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To date, nearly half of the work supporting the efficacy of gratitude interventions did so by making contrasts with techniques that induce negative affect (e.g., record your daily hassles). Gratitude interventions in youth consistently boost, and maintain, positive benefits. Gratitude interventions lead to greater gratitude, life satisfaction, optimism, prosocial behavior, positive affect, well-being, as well as decreased negative affect. Experiencing and expressing gratitude can help improve youth moods, strengthen their social ties, and cultivate a sense of purposeful engagement with the world. Though such experiences are critical for healthy development, research on gratitude in youth or the development of gratitude is only now emerging. In this paper, we review recent research on the benefits of gratitude to individuals, especially youth, and the interventions that have been empirically shown to foster gratitude in youth. The paper highlights three categories of gratitude interventions: (a) counting blessings, (b) the gratitude visit, and (c) learning schematic help appraisals. We conclude by suggesting potential ways gratitude can be applied in schools to help boost students' social and academic success.
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Training and development scenario in public and private sector banks
Page 1236-1239
Bimal Singh and Vismita Paliwal, Amity University, Jaipur, Rajasthan

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Over the last few years, India's economy has been on a high growth trajectory creating unprecedented opportunities for its banking sector. Most banks have enjoyed high growth and their valuations have appreciated significantly during this period. To maintain this growth, proper training and development of the employees is required In order to meet up with the growing demands of the customers and the market. With change in the economic scenario of India, change in the level of training and development has also been observed. In the present study the changes and challenges in the training and development process of the employees of public and private sector banks is been reviewed. With the help of studies conducted in this field it is concluded that private sector banks are more conscious about the level of training provided to their employees and the rate of the development of their banks to meet up with the latest standards as compared to the public sector banks. Implications and limitations of the study are stated.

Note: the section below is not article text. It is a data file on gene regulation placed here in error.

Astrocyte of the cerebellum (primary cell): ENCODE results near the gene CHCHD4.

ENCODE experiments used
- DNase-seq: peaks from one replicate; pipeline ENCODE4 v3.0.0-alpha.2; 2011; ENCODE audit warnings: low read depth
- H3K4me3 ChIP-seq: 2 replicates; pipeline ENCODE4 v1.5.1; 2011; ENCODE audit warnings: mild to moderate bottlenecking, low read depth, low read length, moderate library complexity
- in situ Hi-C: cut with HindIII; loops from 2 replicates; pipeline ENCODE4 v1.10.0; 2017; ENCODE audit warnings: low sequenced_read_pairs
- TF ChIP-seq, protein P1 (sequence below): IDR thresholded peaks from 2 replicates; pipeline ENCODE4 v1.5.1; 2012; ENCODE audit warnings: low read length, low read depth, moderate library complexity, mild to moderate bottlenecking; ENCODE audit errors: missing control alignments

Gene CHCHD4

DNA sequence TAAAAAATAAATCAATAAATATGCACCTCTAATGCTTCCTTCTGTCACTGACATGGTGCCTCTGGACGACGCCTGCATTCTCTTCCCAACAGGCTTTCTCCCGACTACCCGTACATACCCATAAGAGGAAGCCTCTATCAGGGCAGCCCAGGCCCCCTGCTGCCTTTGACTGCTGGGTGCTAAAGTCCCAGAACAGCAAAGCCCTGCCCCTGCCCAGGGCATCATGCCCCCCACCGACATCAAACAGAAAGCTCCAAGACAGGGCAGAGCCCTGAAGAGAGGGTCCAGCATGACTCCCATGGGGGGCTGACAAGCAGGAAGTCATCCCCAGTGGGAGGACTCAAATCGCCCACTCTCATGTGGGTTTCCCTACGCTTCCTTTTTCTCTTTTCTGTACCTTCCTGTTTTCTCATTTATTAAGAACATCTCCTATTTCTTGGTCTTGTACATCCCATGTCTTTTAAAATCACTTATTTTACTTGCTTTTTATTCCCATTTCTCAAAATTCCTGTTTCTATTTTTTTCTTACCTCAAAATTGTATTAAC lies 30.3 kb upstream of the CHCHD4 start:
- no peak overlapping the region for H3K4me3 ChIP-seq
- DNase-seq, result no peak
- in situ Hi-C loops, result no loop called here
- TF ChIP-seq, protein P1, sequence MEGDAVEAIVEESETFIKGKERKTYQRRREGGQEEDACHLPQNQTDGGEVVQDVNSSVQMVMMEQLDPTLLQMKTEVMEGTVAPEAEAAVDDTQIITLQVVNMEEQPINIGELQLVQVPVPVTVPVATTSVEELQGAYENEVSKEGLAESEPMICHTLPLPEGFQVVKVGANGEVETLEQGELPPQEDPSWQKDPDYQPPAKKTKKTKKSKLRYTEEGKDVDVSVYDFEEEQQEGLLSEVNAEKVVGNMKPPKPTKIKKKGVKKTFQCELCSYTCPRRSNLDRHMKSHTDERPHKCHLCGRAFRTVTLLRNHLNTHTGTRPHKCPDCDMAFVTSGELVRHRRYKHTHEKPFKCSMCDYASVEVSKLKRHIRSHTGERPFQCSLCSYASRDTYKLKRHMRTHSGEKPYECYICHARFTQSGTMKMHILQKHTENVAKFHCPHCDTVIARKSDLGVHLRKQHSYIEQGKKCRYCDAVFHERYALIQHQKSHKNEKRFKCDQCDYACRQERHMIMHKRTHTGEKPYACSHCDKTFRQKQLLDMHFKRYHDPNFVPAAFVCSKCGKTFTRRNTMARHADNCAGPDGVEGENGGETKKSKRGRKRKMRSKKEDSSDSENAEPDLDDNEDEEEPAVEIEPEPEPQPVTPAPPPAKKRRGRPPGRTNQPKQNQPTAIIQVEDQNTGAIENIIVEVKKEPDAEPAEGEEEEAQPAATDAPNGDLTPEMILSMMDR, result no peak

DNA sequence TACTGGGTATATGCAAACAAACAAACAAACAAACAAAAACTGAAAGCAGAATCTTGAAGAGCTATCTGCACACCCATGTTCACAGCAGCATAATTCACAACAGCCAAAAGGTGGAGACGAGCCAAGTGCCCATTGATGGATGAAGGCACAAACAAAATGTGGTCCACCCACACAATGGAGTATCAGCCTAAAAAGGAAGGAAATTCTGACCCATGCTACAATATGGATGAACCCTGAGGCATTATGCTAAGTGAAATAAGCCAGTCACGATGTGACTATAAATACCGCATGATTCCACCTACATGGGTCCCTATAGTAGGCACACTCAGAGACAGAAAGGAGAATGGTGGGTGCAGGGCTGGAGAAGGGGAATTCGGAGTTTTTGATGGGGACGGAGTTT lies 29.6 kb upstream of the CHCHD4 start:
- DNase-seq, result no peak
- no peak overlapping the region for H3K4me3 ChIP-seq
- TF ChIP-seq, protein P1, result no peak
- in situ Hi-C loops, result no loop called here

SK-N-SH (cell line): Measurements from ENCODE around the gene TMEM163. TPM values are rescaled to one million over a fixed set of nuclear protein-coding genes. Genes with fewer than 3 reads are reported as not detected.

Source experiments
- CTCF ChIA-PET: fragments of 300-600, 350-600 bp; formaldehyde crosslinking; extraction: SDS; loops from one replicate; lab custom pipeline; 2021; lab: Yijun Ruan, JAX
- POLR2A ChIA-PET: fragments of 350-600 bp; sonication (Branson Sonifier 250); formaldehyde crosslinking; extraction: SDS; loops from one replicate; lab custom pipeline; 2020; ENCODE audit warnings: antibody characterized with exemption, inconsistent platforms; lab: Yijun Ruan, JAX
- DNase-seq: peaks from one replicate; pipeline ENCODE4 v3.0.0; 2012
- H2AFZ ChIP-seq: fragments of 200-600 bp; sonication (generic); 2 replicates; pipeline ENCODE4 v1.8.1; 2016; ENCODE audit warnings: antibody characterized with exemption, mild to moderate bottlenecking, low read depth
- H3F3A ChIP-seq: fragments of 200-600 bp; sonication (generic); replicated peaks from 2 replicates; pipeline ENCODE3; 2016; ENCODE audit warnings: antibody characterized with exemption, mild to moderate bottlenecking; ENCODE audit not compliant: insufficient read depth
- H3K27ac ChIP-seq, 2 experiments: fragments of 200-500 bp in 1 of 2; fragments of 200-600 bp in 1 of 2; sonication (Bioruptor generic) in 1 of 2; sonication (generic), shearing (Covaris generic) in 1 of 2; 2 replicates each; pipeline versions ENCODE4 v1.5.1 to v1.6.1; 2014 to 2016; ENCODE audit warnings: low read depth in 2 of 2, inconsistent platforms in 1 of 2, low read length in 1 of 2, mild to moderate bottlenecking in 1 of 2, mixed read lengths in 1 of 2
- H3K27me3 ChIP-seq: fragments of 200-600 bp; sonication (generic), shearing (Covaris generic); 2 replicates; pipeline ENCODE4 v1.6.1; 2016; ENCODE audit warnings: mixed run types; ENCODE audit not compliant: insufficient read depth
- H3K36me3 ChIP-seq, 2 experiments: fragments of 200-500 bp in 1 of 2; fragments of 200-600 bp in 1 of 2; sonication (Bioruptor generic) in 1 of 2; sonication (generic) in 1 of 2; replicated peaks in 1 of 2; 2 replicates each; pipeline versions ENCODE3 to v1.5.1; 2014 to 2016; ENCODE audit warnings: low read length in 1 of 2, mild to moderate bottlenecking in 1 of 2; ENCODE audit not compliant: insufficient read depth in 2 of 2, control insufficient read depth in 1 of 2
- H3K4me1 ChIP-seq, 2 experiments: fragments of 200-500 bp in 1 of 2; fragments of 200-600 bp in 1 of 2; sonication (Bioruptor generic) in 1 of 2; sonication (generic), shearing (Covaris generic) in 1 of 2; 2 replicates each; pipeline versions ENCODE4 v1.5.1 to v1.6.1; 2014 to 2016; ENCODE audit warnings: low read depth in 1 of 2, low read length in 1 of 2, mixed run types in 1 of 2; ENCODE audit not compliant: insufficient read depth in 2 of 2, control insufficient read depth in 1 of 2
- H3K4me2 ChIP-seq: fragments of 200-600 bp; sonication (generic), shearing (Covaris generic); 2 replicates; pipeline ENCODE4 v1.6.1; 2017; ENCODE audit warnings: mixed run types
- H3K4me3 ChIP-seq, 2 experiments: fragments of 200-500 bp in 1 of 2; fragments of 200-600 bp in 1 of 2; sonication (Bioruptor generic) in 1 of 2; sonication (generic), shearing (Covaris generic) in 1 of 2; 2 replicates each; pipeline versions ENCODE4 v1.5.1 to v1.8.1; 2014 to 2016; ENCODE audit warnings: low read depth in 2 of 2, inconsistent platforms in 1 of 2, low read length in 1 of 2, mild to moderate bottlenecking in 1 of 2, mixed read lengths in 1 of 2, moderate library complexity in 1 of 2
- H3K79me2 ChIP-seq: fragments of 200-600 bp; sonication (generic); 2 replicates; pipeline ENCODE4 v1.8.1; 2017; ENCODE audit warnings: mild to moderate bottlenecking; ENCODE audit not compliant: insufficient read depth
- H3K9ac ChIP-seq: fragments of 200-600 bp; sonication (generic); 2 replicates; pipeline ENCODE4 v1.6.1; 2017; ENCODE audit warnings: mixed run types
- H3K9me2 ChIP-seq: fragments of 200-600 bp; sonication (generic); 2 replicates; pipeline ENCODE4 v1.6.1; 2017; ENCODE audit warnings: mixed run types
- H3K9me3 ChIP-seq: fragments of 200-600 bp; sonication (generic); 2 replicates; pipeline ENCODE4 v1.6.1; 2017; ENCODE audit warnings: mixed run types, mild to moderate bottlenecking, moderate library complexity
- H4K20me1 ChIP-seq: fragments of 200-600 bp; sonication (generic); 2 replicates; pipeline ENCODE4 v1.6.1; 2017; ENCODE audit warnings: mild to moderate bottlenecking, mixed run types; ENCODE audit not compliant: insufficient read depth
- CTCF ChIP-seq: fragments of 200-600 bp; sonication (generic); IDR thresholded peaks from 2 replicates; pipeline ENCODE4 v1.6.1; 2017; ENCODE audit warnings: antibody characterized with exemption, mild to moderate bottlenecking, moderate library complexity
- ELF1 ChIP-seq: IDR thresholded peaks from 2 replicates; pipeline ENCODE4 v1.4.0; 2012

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Transition in adolescents' value system: A review study
Page 1240-1243
Savita Rathour and Tejpreet K. Kang, Department of Human Development, College of Home Science, Punjab Agricultural University, Ludhiana

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Values refer to wider notion of collective identity: religious values, attitudes towards materialism, moral beliefs and a sense of collective awareness and are a broader and more encompassing concept. Values are ideas, opinions and attitudes about the core content of human civilization and socialization. Under the influence of globalization, openness, information coming from the media and contact with other cultures, traditional values are changing. The globalization processes also affect local communities with their traditional values. These changes are creating confusion and disbelief, especially in the minds of the younger generation. The current state of globalization, modernization, political and cultural diversity is causing imbalance in the proportion of the common concept of values. This study presents the sociological analysis of the changing value system and its effects on society, especially on the youth. The main objectives were to explore the major value changes and its implications on the society due to rapid development of globalization along with other change agents. Changes were reflected in the existing value system through the process of globalization, modernization and media communication. Besides this young people are particularly vulnerable to this change due to many reasons such as freedom of choice, growing materialism, blind imitation to western culture and changing family structure.
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Emotional quotient (EQ): The essence of life
Page 1244-1248
Sudha Srikanth and Reeta Sonawat, Department of Human Development, SNDT Women's University, Mumbai